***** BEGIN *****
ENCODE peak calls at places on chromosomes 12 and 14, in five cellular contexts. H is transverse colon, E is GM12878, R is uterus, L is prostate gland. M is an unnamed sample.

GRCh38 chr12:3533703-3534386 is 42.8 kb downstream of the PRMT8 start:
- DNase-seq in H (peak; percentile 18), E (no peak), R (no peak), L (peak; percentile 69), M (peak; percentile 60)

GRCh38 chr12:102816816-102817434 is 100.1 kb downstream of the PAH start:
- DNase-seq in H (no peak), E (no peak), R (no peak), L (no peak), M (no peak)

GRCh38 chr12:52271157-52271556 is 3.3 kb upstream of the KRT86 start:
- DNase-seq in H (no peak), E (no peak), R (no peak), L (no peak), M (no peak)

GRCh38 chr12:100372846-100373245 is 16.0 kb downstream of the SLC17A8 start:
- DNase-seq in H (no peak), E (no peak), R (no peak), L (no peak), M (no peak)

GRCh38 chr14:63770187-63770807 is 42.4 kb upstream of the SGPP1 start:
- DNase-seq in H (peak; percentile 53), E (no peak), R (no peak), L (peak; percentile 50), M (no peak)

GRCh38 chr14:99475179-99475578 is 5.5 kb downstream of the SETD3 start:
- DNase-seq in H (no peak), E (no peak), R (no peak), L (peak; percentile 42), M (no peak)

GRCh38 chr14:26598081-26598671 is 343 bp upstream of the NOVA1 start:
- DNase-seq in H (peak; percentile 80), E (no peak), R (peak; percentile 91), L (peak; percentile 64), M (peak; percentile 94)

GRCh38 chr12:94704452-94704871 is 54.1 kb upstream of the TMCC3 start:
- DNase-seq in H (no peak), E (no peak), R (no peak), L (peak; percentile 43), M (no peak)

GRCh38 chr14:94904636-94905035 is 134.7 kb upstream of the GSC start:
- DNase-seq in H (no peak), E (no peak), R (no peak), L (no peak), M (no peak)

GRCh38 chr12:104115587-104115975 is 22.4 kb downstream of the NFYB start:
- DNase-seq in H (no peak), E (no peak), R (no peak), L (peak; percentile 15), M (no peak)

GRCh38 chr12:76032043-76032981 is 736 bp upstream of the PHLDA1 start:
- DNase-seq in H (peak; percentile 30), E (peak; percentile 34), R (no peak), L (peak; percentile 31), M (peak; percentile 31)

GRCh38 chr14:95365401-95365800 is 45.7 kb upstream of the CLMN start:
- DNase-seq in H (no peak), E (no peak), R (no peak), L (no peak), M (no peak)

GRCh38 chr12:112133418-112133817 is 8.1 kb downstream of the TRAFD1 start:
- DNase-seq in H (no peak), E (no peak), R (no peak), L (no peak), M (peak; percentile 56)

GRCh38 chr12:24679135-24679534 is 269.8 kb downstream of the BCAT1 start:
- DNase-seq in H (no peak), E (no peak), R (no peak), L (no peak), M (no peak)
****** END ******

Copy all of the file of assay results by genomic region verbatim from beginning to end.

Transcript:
ENCODE peak calls at places on chromosomes 12 and 14, in five cellular contexts. H is transverse colon, E is GM12878, R is uterus, L is prostate gland. M is an unnamed sample.

GRCh38 chr12:3533703-3534386 is 42.8 kb downstream of the PRMT8 start:
- DNase-seq in H (peak; percentile 18), E (no peak), R (no peak), L (peak; percentile 69), M (peak; percentile 60)

GRCh38 chr12:102816816-102817434 is 100.1 kb downstream of the PAH start:
- DNase-seq in H (no peak), E (no peak), R (no peak), L (no peak), M (no peak)

GRCh38 chr12:52271157-52271556 is 3.3 kb upstream of the KRT86 start:
- DNase-seq in H (no peak), E (no peak), R (no peak), L (no peak), M (no peak)

GRCh38 chr12:100372846-100373245 is 16.0 kb downstream of the SLC17A8 start:
- DNase-seq in H (no peak), E (no peak), R (no peak), L (no peak), M (no peak)

GRCh38 chr14:63770187-63770807 is 42.4 kb upstream of the SGPP1 start:
- DNase-seq in H (peak; percentile 53), E (no peak), R (no peak), L (peak; percentile 50), M (no peak)

GRCh38 chr14:99475179-99475578 is 5.5 kb downstream of the SETD3 start:
- DNase-seq in H (no peak), E (no peak), R (no peak), L (peak; percentile 42), M (no peak)

GRCh38 chr14:26598081-26598671 is 343 bp upstream of the NOVA1 start:
- DNase-seq in H (peak; percentile 80), E (no peak), R (peak; percentile 91), L (peak; percentile 64), M (peak; percentile 94)

GRCh38 chr12:94704452-94704871 is 54.1 kb upstream of the TMCC3 start:
- DNase-seq in H (no peak), E (no peak), R (no peak), L (peak; percentile 43), M (no peak)

GRCh38 chr14:94904636-94905035 is 134.7 kb upstream of the GSC start:
- DNase-seq in H (no peak), E (no peak), R (no peak), L (no peak), M (no peak)

GRCh38 chr12:104115587-104115975 is 22.4 kb downstream of the NFYB start:
- DNase-seq in H (no peak), E (no peak), R (no peak), L (peak; percentile 15), M (no peak)

GRCh38 chr12:76032043-76032981 is 736 bp upstream of the PHLDA1 start:
- DNase-seq in H (peak; percentile 30), E (peak; percentile 34), R (no peak), L (peak; percentile 31), M (peak; percentile 31)

GRCh38 chr14:95365401-95365800 is 45.7 kb upstream of the CLMN start:
- DNase-seq in H (no peak), E (no peak), R (no peak), L (no peak), M (no peak)

GRCh38 chr12:112133418-112133817 is 8.1 kb downstream of the TRAFD1 start:
- DNase-seq in H (no peak), E (no peak), R (no peak), L (no peak), M (peak; percentile 56)

GRCh38 chr12:24679135-24679534 is 269.8 kb downstream of the BCAT1 start:
- DNase-seq in H (no peak), E (no peak), R (no peak), L (no peak), M (no peak)